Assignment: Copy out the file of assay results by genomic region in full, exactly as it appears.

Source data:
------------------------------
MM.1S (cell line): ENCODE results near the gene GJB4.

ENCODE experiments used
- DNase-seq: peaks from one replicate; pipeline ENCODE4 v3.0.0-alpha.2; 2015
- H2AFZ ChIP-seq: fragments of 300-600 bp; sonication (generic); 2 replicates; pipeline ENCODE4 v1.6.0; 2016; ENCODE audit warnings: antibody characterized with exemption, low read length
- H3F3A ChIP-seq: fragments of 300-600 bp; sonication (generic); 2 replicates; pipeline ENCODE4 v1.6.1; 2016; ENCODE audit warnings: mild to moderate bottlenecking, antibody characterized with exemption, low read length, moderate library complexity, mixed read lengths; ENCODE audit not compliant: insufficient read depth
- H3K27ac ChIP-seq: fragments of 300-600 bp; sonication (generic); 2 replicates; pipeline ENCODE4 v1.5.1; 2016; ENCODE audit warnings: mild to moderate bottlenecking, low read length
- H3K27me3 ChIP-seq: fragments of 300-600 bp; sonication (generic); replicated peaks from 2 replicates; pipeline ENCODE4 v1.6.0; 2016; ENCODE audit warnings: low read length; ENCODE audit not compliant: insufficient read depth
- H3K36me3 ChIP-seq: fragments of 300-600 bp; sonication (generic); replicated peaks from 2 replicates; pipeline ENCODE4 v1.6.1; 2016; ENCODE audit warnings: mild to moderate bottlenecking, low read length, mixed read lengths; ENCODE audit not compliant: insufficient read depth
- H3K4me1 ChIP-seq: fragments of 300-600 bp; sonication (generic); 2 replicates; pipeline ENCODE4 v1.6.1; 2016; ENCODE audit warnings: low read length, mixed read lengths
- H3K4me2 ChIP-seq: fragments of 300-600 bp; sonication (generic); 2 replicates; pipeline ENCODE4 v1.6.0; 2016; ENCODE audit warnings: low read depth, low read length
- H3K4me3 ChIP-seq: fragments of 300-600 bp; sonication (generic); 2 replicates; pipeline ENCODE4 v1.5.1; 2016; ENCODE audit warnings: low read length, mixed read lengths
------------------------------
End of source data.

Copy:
MM.1S (cell line): ENCODE results near the gene GJB4.

ENCODE experiments used
- DNase-seq: peaks from one replicate; pipeline ENCODE4 v3.0.0-alpha.2; 2015
- H2AFZ ChIP-seq: fragments of 300-600 bp; sonication (generic); 2 replicates; pipeline ENCODE4 v1.6.0; 2016; ENCODE audit warnings: antibody characterized with exemption, low read length
- H3F3A ChIP-seq: fragments of 300-600 bp; sonication (generic); 2 replicates; pipeline ENCODE4 v1.6.1; 2016; ENCODE audit warnings: mild to moderate bottlenecking, antibody characterized with exemption, low read length, moderate library complexity, mixed read lengths; ENCODE audit not compliant: insufficient read depth
- H3K27ac ChIP-seq: fragments of 300-600 bp; sonication (generic); 2 replicates; pipeline ENCODE4 v1.5.1; 2016; ENCODE audit warnings: mild to moderate bottlenecking, low read length
- H3K27me3 ChIP-seq: fragments of 300-600 bp; sonication (generic); replicated peaks from 2 replicates; pipeline ENCODE4 v1.6.0; 2016; ENCODE audit warnings: low read length; ENCODE audit not compliant: insufficient read depth
- H3K36me3 ChIP-seq: fragments of 300-600 bp; sonication (generic); replicated peaks from 2 replicates; pipeline ENCODE4 v1.6.1; 2016; ENCODE audit warnings: mild to moderate bottlenecking, low read length, mixed read lengths; ENCODE audit not compliant: insufficient read depth
- H3K4me1 ChIP-seq: fragments of 300-600 bp; sonication (generic); 2 replicates; pipeline ENCODE4 v1.6.1; 2016; ENCODE audit warnings: low read length, mixed read lengths
- H3K4me2 ChIP-seq: fragments of 300-600 bp; sonication (generic); 2 replicates; pipeline ENCODE4 v1.6.0; 2016; ENCODE audit warnings: low read depth, low read length
- H3K4me3 ChIP-seq: fragments of 300-600 bp; sonication (generic); 2 replicates; pipeline ENCODE4 v1.5.1; 2016; ENCODE audit warnings: low read length, mixed read lengths